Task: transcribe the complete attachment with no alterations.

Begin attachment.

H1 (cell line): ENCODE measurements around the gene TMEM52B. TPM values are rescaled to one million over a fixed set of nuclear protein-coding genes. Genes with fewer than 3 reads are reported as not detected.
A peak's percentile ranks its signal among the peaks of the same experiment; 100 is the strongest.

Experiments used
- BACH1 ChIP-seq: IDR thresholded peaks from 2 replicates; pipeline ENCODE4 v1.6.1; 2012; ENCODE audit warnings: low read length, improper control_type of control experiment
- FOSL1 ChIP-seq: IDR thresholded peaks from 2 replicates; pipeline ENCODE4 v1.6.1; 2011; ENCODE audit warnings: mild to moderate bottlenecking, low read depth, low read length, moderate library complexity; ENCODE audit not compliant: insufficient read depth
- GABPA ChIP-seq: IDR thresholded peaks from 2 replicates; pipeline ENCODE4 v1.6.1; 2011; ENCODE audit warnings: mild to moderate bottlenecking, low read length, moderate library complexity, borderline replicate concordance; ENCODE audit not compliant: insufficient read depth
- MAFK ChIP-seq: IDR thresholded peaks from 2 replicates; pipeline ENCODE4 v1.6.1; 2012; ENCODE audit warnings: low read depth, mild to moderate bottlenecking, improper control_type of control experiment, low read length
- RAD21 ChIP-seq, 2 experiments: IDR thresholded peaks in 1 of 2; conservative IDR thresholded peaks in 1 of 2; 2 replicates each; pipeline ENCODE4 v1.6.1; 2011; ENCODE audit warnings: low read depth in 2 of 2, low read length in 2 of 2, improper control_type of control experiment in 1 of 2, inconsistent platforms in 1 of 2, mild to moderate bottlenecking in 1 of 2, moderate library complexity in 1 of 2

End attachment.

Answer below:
H1 (cell line): ENCODE measurements around the gene TMEM52B. TPM values are rescaled to one million over a fixed set of nuclear protein-coding genes. Genes with fewer than 3 reads are reported as not detected.
A peak's percentile ranks its signal among the peaks of the same experiment; 100 is the strongest.

Experiments used
- BACH1 ChIP-seq: IDR thresholded peaks from 2 replicates; pipeline ENCODE4 v1.6.1; 2012; ENCODE audit warnings: low read length, improper control_type of control experiment
- FOSL1 ChIP-seq: IDR thresholded peaks from 2 replicates; pipeline ENCODE4 v1.6.1; 2011; ENCODE audit warnings: mild to moderate bottlenecking, low read depth, low read length, moderate library complexity; ENCODE audit not compliant: insufficient read depth
- GABPA ChIP-seq: IDR thresholded peaks from 2 replicates; pipeline ENCODE4 v1.6.1; 2011; ENCODE audit warnings: mild to moderate bottlenecking, low read length, moderate library complexity, borderline replicate concordance; ENCODE audit not compliant: insufficient read depth
- MAFK ChIP-seq: IDR thresholded peaks from 2 replicates; pipeline ENCODE4 v1.6.1; 2012; ENCODE audit warnings: low read depth, mild to moderate bottlenecking, improper control_type of control experiment, low read length
- RAD21 ChIP-seq, 2 experiments: IDR thresholded peaks in 1 of 2; conservative IDR thresholded peaks in 1 of 2; 2 replicates each; pipeline ENCODE4 v1.6.1; 2011; ENCODE audit warnings: low read depth in 2 of 2, low read length in 2 of 2, improper control_type of control experiment in 1 of 2, inconsistent platforms in 1 of 2, mild to moderate bottlenecking in 1 of 2, moderate library complexity in 1 of 2